Speed cameras must be life-savers not revenue raisers, says police boss

Deputy PCC Julian Sandham giving a lecture at Coleg Llandrillo on the Police and Crime plan.


A police boss in North Wales is seeking assurances speed cameras will not be used as a money-making cash cow.

Julian Sandham, the Deputy Police and Crime Commissioner, says it should be made clear the purpose of the Go Safe scheme is to reduce casualties and save lives.

Mr Sandham and his boss, Commissioner Winston Roddick, have written expressing their views to the chief lead officer for the Welsh Road Casualty Reduction Partnership, Carl Langley, the Deputy Chief Constable of Dyfed Powys Police.

A study is now being conducted in North Wales to see if the Go Safe scheme could be made more effective.

Mr Sandham said: “I am aware of public concern that the speed cameras are being used as revenue raising machines.

“I think it’s important that the Go Safe business plan stresses that the priority is the reduction of casualties. There is clearly an enabling infrastructure that underpins all that, but the priority of minimising casualties on the roads in Wales and specifically for us North Wales is important.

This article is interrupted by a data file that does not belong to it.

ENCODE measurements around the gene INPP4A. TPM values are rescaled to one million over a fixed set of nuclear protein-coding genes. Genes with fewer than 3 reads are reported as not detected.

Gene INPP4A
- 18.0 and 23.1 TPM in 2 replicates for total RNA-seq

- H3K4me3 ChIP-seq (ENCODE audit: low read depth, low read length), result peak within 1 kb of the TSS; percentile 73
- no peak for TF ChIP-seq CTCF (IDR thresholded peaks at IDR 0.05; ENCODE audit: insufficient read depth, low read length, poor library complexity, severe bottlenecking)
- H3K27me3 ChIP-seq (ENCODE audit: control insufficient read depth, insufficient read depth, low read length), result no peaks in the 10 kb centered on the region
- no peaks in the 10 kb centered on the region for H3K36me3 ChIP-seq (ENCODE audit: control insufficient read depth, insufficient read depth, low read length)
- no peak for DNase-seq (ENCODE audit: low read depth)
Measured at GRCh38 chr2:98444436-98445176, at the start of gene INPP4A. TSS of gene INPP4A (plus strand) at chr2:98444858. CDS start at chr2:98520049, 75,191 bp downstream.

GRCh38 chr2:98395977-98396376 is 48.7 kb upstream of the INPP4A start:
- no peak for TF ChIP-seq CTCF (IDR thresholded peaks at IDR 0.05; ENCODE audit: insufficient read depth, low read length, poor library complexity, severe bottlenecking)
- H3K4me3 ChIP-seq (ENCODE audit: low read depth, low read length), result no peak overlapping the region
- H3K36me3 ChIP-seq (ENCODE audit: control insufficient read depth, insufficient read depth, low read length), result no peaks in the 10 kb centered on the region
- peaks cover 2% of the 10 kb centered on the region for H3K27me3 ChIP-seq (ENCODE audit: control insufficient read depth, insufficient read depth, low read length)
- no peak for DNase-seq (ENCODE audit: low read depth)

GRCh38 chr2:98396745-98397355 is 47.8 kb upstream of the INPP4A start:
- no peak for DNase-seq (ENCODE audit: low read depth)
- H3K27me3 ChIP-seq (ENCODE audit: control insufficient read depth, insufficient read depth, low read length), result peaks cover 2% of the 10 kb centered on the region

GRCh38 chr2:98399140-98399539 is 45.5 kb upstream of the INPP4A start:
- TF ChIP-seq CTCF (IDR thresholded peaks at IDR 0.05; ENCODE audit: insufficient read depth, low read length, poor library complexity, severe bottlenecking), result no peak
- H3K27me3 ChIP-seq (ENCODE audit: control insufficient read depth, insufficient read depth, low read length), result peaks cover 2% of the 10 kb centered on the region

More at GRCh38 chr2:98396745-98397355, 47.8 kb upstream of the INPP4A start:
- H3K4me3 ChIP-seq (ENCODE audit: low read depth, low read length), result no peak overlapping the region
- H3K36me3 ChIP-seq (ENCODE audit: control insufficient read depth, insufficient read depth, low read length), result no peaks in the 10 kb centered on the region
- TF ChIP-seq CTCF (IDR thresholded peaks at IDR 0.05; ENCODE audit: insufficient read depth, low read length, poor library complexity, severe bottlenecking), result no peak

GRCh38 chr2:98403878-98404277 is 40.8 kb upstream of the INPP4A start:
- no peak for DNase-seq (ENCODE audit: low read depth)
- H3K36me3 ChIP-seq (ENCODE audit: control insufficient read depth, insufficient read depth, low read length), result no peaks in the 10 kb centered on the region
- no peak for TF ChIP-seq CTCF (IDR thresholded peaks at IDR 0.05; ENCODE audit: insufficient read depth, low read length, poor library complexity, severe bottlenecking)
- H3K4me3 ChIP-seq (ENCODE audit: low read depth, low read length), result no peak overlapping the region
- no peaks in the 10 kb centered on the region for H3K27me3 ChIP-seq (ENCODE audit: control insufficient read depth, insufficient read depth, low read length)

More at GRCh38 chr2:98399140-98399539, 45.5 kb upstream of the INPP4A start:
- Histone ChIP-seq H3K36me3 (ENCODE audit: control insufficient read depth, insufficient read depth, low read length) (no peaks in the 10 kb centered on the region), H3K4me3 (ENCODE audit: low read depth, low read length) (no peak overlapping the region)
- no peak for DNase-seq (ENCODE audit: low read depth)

“Having read the 2015-16 business plan document, there are certain areas where you could conclude that the income generation side of things is prominent. In my opinion it should be made clear that the context is minimising of casualties.

“I think we could get more of the general public on side if that message was loud and clear, because I think the majority of reasonable people would agree we need to tackle problems where they exist, and make our roads safer.

“We are undertaking a piece of scrutiny work with regard to this issue, and when it is complete we will be talking to the force about our findings.

“I would stress, however, there is a great deal of good practice happening already in North Wales.

“The system of tasking in North Wales is quite clearly a strong one, and the central ticket office in North Wales seems to be an efficient operation.

“Likewise, we have been assured by the Force that deployments are not exclusively aligned to sites which have a history of collisions. Some deployments take place to prevent and reduce the likelihood of collisions, where following analysis and professional judgement, they are considered necessary.

“I’m certainly not advocating that we should get rid of speed cameras because used intelligently they have an important role to play.

“What I’m advocating is that we should be using Go Safe to its best effect which is reducing casualties on our roads.

“We have communicated with Carl Langley to remind him of the proposals we made at the last meeting of the All-Wales Policing Group.”